Bolstered by US, Kurds defiant to extremist threat
KALAK, Iraq (AP) — Mounted machine-gun fire rattled in the distance as Kurdish soldiers in khaki and beige, and armed civilians in baggy pants, gathered Friday at a checkpoint that has become the newest frontline with extremist fighters seeking to conquer territory for their self-styled Islamic state.
Promises of U.S. help bolstered the hundreds of soldiers at the Khazer checkpoint near a town called Kalak, in the largely autonomous Kurdish region of northern Iraq, as militants from the Islamic State group crept closer to Irbil, the Kurdish capital just 23 miles (38 kilometers) away.
The Kurds have been northern Iraq’s main line of defense against the al-Qaida breakaway group’s rapid advance, though they are stretched over a long front.
Kurdish fighters, known as peshmerga, said they were prepared to die to defend their homeland — many here seek outright independence from Iraq — and said that U.S. strikes that began Friday had reassured them that Washington was not going to abandon them.
“I am not worried, because Obama said that Irbil is a red line,” said a rosy-cheeked man who identified himself as Soran, a 28-year-old dual Iraqi-U.K. citizen.
The Americans delivered on their promise Friday, as U.S. armed drones and Navy fighter jets carried out two rounds of air strikes on Islamic State targets near Irbil. In the first, U.S. jets dropped 500-pound bombs on artillery. In the second, a convoy and two mortar positions were hit.
The Islamic State group had barreled down a two-lane road from its stronghold in the northern city of Mosul on Thursday, seizing Iraq’s largest hydroelectric dam and taking control of enormous power and water resources and leverage over the Tigris River that runs through the heart of Baghdad.
The advance of the ultraconservative Sunni militants caused the flight of tens of thousands of Christians and the minority Yazidi community, who the extremists see as apostates deserving of death.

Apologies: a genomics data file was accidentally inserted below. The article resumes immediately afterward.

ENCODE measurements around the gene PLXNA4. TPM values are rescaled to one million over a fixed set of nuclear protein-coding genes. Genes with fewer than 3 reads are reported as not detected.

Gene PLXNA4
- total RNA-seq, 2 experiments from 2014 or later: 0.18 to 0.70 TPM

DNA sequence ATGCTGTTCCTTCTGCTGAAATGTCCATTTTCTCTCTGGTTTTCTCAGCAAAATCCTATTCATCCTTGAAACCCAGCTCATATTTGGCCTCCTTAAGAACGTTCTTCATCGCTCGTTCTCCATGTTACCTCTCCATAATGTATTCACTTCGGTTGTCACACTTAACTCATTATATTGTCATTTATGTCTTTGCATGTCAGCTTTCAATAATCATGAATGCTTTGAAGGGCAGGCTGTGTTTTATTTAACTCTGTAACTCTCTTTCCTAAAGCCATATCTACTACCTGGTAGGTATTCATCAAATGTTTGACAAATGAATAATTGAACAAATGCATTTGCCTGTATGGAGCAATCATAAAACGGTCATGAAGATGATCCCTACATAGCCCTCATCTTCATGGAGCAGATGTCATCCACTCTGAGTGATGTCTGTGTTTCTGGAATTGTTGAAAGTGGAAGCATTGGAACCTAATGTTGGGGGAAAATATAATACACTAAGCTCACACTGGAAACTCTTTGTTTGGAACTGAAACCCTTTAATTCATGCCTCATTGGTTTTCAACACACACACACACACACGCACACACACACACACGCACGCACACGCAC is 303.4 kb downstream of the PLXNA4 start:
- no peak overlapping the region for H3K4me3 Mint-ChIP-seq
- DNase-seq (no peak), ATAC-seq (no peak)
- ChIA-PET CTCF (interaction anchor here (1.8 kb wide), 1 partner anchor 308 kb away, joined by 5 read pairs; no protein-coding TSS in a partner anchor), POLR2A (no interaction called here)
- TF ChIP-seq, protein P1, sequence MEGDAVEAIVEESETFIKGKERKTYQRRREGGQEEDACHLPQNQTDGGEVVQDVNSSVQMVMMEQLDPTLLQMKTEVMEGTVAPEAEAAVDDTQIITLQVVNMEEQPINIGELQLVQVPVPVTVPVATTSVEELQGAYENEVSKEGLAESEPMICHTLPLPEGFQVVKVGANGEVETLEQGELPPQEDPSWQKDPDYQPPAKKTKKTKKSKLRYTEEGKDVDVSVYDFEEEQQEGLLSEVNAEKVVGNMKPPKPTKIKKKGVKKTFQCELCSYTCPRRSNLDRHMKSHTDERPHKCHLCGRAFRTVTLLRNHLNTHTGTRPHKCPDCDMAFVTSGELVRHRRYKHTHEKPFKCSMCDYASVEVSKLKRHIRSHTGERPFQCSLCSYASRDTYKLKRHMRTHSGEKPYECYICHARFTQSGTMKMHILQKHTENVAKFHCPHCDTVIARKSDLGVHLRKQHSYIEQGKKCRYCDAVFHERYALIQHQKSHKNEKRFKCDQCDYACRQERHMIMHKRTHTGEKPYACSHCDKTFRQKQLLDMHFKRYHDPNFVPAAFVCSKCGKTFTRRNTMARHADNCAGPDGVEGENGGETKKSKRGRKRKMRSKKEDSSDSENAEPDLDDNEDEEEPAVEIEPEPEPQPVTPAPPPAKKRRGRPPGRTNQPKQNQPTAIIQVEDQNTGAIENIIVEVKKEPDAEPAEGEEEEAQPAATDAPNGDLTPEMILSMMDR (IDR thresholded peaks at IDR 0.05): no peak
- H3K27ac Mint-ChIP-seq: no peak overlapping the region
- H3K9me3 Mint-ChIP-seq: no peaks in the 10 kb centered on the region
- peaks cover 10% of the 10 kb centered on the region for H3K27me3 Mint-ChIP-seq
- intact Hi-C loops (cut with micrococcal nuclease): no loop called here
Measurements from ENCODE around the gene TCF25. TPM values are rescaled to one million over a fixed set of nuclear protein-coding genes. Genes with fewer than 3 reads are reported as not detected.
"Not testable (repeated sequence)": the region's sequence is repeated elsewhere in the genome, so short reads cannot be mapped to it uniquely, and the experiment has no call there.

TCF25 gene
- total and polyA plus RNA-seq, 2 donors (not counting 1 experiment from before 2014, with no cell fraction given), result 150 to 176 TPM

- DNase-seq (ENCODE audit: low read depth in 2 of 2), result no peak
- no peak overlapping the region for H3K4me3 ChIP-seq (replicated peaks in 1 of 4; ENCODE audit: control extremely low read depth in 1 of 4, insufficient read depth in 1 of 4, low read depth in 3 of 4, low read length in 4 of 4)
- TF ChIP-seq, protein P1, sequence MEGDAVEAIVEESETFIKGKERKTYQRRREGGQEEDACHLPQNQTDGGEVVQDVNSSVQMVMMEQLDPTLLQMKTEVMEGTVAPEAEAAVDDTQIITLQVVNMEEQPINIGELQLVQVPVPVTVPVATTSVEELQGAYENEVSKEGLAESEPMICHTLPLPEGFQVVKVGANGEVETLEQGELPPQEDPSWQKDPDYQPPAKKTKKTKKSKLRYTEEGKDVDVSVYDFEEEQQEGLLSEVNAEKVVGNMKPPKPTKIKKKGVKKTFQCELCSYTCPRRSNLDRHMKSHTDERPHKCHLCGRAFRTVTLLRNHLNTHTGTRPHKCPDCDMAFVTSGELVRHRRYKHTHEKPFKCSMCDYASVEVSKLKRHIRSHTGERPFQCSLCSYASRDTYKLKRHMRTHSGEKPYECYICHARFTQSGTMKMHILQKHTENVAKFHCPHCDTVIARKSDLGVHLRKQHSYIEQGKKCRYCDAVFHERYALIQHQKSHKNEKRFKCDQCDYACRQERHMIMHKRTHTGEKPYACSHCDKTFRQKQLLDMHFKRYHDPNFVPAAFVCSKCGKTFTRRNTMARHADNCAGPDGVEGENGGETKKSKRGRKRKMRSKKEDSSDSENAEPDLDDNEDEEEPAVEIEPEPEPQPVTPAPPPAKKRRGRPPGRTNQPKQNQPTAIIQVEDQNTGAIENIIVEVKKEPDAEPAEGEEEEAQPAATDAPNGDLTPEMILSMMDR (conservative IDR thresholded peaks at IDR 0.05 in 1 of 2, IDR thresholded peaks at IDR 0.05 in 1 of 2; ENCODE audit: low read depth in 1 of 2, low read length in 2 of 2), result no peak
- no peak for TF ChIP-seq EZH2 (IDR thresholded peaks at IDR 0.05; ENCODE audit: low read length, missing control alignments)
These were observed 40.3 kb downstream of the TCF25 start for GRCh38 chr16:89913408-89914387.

The Islamic State group’s sudden advance came after they seized large parts of northern and western Iraq in June, including Mosul, Iraq’s second-largest city.
The Kurdish checkpoint did not stop mortars from exploding inside the territory marked by it Friday. Soldiers were tired and stank of sweat, and many had been there for three days in 100-degree (40 Celsius) heat, patrolling and fighting.
The extremists mined the bridges too, making movement treacherous.
The threat of the Islamic State’s fighters worsened after they seized massive amounts of new Iraqi army weapons abandoned by soldiers during the June assault, Kurds said.
By evening, the Kurdish fighters sat in a circle drinking water, eating thin pita bread. A few men snatched sleep atop large armored vehicles; others checked their phones.
Armed civilians were identified by their traditional Kurdish clothing: baggy high-waisted pants, held with wide sash belts. Some tucked pistols into their belts; they slung their rifles across their backs.
They included a grey-haired man guarding at the checkpoint, a two-lane stop-and-search point shielded by a large canopy. Further up the road, concrete pylons blocked the road.
Soran, who asked his family not be used, fearing he’d get in trouble with British authorities, was one of many men at the front line who said they were civilian fighters, underscoring a Kurdish mobilization to fight.
“I am defending my country,” Soran said with defiance, though he shuddered when asked if he would approach closer to the Islamic State fighters.